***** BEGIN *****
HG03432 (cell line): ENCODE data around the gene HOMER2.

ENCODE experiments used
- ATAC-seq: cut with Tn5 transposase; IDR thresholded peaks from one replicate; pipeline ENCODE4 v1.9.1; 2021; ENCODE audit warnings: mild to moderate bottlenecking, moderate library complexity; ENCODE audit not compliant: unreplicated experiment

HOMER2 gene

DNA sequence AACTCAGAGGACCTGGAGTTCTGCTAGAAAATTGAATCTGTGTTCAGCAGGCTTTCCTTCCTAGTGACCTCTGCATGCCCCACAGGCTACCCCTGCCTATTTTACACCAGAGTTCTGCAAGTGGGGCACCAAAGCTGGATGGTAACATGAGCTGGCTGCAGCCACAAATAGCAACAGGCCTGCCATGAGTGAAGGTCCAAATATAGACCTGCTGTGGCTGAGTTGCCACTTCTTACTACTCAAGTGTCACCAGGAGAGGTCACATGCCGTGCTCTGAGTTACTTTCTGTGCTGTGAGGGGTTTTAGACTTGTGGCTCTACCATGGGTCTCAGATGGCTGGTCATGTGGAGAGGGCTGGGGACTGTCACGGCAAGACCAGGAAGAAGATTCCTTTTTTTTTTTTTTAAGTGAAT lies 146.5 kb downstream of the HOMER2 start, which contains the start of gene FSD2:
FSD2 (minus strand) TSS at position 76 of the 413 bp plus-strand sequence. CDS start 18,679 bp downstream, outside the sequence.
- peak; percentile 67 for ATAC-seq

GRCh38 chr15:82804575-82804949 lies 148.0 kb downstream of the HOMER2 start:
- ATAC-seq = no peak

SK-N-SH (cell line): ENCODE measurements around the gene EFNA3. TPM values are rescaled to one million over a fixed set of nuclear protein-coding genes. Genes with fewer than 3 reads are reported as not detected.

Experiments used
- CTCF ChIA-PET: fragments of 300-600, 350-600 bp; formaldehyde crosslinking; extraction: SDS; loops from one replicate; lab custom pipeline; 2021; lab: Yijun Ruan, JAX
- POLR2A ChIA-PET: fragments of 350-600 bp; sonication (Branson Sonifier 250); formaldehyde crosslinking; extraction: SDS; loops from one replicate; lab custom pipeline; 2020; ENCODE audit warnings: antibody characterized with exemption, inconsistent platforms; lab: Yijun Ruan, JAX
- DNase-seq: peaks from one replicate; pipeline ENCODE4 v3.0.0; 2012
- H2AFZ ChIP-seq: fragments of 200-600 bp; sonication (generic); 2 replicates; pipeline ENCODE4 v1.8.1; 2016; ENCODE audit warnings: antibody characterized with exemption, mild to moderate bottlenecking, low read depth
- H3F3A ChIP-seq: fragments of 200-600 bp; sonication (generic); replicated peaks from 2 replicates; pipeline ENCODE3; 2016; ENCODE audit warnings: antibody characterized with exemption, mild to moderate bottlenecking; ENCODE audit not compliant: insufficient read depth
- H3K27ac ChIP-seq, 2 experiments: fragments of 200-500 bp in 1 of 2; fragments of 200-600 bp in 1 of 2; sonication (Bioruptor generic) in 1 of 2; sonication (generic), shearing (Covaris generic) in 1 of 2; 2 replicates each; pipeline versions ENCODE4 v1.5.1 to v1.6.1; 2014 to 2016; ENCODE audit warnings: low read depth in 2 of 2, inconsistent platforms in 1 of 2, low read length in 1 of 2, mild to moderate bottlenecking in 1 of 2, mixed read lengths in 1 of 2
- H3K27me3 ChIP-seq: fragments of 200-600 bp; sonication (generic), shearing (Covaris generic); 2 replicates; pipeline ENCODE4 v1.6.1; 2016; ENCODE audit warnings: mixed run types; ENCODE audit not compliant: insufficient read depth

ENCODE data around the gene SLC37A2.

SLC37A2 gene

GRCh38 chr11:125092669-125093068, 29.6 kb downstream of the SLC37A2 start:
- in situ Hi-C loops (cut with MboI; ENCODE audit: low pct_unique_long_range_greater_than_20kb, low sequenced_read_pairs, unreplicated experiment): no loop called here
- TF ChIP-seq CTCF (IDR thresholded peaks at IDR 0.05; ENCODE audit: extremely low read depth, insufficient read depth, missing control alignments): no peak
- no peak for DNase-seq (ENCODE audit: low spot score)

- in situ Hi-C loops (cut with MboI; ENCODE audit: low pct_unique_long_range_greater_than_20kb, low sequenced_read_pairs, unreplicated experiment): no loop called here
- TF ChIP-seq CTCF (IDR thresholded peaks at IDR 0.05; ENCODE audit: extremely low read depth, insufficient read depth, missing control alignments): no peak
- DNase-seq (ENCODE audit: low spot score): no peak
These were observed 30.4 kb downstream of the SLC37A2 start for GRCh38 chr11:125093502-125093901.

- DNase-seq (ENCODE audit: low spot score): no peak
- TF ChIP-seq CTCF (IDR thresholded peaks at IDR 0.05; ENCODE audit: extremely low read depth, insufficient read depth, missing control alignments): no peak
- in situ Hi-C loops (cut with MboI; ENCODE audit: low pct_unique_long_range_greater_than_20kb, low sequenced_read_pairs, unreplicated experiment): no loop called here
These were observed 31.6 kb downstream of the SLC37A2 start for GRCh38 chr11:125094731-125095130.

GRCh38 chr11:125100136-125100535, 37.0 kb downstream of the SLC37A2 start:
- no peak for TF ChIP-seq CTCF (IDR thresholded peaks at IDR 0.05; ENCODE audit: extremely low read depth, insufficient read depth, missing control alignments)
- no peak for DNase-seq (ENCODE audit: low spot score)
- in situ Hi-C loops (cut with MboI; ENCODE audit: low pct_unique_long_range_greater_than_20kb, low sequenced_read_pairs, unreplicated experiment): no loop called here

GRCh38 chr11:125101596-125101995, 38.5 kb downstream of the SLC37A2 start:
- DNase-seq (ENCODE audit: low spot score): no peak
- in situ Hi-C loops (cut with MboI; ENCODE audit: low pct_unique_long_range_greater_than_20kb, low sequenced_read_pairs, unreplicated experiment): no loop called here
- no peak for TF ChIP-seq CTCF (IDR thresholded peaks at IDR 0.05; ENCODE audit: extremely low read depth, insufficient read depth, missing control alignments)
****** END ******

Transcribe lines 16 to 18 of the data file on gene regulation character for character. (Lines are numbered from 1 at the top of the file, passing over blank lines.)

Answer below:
- H3F3A ChIP-seq: fragments of 200-600 bp; sonication (generic); replicated peaks from 2 replicates; pipeline ENCODE3; 2016; ENCODE audit warnings: antibody characterized with exemption, mild to moderate bottlenecking; ENCODE audit not compliant: insufficient read depth
- H3K27ac ChIP-seq, 2 experiments: fragments of 200-500 bp in 1 of 2; fragments of 200-600 bp in 1 of 2; sonication (Bioruptor generic) in 1 of 2; sonication (generic), shearing (Covaris generic) in 1 of 2; 2 replicates each; pipeline versions ENCODE4 v1.5.1 to v1.6.1; 2014 to 2016; ENCODE audit warnings: low read depth in 2 of 2, inconsistent platforms in 1 of 2, low read length in 1 of 2, mild to moderate bottlenecking in 1 of 2, mixed read lengths in 1 of 2
- H3K27me3 ChIP-seq: fragments of 200-600 bp; sonication (generic), shearing (Covaris generic); 2 replicates; pipeline ENCODE4 v1.6.1; 2016; ENCODE audit warnings: mixed run types; ENCODE audit not compliant: insufficient read depth